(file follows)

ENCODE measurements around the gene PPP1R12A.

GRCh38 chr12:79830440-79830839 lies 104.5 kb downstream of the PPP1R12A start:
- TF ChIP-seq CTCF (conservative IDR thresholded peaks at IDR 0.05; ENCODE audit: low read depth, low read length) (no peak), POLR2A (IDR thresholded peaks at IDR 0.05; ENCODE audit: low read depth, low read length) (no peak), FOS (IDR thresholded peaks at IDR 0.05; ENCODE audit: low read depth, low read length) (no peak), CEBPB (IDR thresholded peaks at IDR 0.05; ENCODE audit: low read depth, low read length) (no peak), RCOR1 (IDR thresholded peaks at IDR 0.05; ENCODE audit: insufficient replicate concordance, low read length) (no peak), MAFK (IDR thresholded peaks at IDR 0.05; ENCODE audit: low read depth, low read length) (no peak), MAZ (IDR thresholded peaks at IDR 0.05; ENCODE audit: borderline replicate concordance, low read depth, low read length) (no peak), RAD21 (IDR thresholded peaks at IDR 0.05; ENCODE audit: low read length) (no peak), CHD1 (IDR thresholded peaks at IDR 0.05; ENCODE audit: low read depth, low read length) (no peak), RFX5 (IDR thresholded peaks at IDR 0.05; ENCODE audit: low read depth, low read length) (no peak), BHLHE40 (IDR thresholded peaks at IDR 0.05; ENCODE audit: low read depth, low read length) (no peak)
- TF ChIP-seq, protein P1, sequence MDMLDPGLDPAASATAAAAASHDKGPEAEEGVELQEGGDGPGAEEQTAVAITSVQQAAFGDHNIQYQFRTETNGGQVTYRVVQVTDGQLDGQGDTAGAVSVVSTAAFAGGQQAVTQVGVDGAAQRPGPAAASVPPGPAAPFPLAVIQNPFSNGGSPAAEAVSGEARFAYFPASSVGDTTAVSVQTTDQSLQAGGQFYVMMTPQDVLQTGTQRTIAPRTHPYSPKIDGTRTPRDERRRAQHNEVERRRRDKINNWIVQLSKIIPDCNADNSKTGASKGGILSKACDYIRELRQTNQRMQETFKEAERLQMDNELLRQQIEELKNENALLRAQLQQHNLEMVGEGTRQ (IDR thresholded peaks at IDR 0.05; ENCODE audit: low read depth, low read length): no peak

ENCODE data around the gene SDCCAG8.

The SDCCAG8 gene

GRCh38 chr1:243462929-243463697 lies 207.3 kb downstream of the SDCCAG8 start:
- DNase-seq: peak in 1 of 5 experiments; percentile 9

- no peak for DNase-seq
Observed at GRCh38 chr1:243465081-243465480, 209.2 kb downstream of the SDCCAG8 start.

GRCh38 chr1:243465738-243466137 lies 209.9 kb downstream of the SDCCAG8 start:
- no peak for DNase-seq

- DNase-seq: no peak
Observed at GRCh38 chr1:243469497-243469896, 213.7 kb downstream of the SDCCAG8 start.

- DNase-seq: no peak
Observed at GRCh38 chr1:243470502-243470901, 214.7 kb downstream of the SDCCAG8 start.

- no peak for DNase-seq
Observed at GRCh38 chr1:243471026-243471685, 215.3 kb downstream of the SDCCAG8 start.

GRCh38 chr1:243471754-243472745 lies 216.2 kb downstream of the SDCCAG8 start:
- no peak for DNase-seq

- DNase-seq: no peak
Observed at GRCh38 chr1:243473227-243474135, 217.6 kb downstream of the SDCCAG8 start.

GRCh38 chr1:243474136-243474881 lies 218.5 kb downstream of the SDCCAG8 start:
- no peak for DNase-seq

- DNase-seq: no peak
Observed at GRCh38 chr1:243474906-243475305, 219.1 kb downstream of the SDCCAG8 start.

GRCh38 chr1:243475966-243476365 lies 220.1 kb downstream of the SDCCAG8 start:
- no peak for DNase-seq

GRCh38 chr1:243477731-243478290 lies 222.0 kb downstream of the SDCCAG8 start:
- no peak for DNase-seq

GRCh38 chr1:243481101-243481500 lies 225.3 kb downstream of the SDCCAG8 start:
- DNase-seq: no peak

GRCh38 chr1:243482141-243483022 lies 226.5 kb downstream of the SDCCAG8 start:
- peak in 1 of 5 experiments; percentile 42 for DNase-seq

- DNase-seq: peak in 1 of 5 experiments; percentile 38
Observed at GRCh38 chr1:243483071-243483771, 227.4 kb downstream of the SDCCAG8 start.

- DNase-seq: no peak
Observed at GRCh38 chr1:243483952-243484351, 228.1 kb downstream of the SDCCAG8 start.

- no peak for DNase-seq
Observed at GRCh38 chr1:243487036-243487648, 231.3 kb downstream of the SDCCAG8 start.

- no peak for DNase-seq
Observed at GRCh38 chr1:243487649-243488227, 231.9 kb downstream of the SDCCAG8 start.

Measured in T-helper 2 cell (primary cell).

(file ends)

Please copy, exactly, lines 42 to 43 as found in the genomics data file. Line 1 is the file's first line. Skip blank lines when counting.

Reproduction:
Observed at GRCh38 chr1:243487649-243488227, 231.9 kb downstream of the SDCCAG8 start.

Measured in T-helper 2 cell (primary cell).